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SportsColumnistsMark Herrmann

Friar's Head is the star of the Ike Championship

A view of the Friar's Head golf course

A view of the Friar's Head golf course during the final round of the Ike Golf Championship on Tuesday, June 30, 2015. Photo Credit: Kathleen Malone-Van Dyke

Just after Ken Bakst finished his final round of the Ike Championship at Friar's Head in Riverhead Tuesday, he gestured to course superintendent Bill Jones and said, "The real star of this tournament was you." He was joking, of course.

Both men knew that the real star of the Metropolitan Golf Association's major amateur championship was Friar's Head.

"It's got to be the best around here," said Cameron Young of Scarborough, New York, who won the 54-hole event at 7-under par. "The golf course . . . just looking out over the water, and having every single shot being so difficult, it's such a special place. There's no other way to describe it, really."

Young, an incoming freshman at Wake Forest, and his mom/caddie, Barbara, both enjoyed the ambience -- the bluffs on Long Island Sound, the thick trees, the steep hills and natural sandy areas -- while securing the biggest win of the young golfer's career. They did it on one of the greatest courses that most people never will see.

That's the way they like it at Friar's Head, which has been compared to other hidden treasures, Pine Valley and Cypress Point. It is not built for major professional tournaments and it doesn't even have a sign out front, only a mailbox with a number on it. But once you get on the grounds . . . Suffice it to say Phil Mickelson has called it his favorite course to play.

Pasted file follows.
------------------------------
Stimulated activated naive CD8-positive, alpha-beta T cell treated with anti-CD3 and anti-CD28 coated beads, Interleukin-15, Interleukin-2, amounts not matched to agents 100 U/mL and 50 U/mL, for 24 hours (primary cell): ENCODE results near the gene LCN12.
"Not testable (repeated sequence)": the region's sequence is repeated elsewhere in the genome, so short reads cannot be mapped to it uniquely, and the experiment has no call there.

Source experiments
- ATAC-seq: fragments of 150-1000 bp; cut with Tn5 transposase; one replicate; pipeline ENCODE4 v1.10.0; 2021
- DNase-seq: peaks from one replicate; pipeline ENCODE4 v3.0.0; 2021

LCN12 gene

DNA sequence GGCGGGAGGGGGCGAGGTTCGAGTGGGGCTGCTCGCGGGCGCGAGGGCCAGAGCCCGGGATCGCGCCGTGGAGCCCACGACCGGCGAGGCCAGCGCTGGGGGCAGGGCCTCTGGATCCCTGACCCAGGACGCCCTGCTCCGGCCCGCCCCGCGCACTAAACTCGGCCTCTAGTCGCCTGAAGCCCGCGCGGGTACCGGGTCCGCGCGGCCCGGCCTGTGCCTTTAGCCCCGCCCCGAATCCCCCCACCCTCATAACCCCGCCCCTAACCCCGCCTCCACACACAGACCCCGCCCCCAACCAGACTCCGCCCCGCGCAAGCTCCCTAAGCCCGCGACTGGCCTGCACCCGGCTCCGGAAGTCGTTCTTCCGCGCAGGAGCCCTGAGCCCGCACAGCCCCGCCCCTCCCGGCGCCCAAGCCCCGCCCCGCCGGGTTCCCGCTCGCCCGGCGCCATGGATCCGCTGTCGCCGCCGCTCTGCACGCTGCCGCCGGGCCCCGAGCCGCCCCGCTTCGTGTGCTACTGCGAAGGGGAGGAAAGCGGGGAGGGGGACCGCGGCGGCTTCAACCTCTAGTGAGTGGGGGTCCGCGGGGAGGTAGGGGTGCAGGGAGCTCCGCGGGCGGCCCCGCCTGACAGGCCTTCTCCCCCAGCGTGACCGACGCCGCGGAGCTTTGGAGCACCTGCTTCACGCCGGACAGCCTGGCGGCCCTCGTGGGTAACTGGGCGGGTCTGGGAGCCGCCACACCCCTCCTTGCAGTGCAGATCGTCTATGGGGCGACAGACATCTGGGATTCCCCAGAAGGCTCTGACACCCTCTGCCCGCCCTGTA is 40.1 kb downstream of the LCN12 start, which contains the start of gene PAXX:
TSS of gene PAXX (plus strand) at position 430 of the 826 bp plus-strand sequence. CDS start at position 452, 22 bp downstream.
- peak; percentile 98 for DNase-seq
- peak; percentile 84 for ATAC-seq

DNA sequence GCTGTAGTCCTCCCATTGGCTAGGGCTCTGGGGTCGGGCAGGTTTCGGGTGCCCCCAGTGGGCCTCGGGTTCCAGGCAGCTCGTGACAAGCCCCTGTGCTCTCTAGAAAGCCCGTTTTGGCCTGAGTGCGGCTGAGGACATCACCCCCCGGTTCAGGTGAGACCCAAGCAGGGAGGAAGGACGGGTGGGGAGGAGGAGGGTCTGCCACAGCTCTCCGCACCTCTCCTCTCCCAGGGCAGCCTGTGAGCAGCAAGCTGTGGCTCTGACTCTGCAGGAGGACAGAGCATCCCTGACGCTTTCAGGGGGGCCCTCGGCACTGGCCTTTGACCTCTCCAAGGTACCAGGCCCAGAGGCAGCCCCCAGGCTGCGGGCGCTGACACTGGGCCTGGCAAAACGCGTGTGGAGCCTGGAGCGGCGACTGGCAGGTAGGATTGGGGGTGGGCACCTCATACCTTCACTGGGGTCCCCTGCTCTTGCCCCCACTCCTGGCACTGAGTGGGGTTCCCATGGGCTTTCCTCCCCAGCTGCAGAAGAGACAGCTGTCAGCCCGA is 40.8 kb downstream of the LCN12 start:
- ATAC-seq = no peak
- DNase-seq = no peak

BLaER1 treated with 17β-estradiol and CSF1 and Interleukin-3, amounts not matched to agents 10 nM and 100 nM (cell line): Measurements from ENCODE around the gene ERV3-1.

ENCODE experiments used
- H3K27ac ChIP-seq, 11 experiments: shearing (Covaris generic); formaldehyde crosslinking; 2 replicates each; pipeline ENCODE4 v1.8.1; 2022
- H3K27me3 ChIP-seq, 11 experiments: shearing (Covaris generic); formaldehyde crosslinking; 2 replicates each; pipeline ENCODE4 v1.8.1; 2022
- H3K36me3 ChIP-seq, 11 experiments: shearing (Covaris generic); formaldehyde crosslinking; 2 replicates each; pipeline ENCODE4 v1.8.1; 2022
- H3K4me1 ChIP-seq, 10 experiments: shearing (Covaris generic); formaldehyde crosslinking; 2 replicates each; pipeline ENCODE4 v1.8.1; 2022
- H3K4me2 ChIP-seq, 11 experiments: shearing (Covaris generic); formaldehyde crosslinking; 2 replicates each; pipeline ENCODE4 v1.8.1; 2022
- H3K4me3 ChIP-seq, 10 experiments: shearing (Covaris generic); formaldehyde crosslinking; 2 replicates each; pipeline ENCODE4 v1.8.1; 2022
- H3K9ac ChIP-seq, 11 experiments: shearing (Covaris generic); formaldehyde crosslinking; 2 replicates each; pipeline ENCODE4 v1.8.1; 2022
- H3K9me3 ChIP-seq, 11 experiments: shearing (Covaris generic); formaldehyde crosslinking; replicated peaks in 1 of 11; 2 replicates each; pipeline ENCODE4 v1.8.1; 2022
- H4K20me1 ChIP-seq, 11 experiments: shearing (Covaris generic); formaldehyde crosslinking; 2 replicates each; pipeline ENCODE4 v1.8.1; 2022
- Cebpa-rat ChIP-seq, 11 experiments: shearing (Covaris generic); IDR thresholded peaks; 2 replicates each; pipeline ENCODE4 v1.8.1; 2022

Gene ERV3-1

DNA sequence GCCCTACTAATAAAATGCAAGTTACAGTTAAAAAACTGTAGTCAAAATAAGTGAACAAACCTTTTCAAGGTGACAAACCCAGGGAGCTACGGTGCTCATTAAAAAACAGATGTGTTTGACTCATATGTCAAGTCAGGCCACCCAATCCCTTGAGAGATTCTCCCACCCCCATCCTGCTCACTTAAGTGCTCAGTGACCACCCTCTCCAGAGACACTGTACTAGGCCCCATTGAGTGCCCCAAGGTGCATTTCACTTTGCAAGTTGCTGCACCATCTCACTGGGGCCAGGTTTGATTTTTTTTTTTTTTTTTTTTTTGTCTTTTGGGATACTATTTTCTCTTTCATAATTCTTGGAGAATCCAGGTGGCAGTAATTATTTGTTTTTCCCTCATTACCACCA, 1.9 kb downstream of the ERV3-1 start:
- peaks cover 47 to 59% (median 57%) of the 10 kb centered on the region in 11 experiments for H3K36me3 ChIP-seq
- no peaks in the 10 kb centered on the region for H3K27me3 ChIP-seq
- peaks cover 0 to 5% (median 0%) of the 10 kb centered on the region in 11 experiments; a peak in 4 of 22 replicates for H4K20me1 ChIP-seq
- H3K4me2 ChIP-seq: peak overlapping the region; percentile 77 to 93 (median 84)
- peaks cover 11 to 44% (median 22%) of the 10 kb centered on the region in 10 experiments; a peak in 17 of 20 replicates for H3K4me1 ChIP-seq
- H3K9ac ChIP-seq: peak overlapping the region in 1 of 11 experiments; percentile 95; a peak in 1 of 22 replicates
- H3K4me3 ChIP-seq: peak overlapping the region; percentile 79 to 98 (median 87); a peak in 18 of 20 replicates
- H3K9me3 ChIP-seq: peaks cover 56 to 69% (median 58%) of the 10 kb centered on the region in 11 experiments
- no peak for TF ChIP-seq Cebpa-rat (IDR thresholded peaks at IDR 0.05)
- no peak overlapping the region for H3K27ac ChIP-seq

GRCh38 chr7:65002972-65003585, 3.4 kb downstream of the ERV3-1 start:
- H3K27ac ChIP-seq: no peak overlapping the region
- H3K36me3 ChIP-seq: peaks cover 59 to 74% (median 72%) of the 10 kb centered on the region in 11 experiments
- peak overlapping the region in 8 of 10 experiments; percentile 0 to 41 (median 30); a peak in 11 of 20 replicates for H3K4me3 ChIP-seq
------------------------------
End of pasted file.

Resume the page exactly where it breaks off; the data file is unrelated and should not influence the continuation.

He gets no argument from Bakst, 57, a former U.S. Mid-Amateur champion and Masters participant. Along with being a player good enough to tie for 13th in a field dominated by college kids, Bakst also is the club's founder and owner.

"I just want people to have fun. I want to see them enjoy it. These are the best amateurs in the Met section and to see them take on this course . . . if they play well they can shoot a great score and if they don't, the course is kind of going to get at them. That's what a golf course should do," he said.

Bakst and his members do take the "private" part of the private-club title seriously. They like the exclusivity. But they also believe that the Ben Crenshaw-Bill Coore layout needs to be seen and shared occasionally. So, having opened in 2002, it hosted the Met Amateur in 2008 and invited the MGA back this year.

"I think that you have an obligation to give back to the section. This is the way we've done it so far," he said. "Thanks to the members that they're willing to walk away for a few days and let the guys enjoy it. Some of the members came out and watched."

They saw a heck of a show from Young, who birdied the 14th through 16th in a 5-under-par final round. They also saw a stellar effort from George Zahringer III, 62, who tied for ninth at 4 over. "We really don't have anything quite like it in the New York area. It doesn't replicate or duplicate anything at National or Shinnecock or any of the links courses further out east. It's really superb," said Zahringer, a Deepdale member who, like Bakst, has competed at Augusta National.

Joe Saladino of Huntington, a finalist here in 2008, said the course has matured in seven years. "You kind of forget when you make that left turn at the mailbox, what's on the other side. That bridge on 15 is one of the most spectacular walks," he said after finishing 7 over. "It's just an extremely fair golf course. If you're playing well, you can make some birdies, but if you're off a bit, there's a double out there. That was kind of the story of my week."

Bakst promised to host more events. That was good news for golfers such as Matt Lowe of Farmingdale, the Atlantic 10 freshman of the year for Richmond, who tied for ninth. He said: "It's probably the nicest course I've played. That walk from 15 to 16 is the bee's knees."

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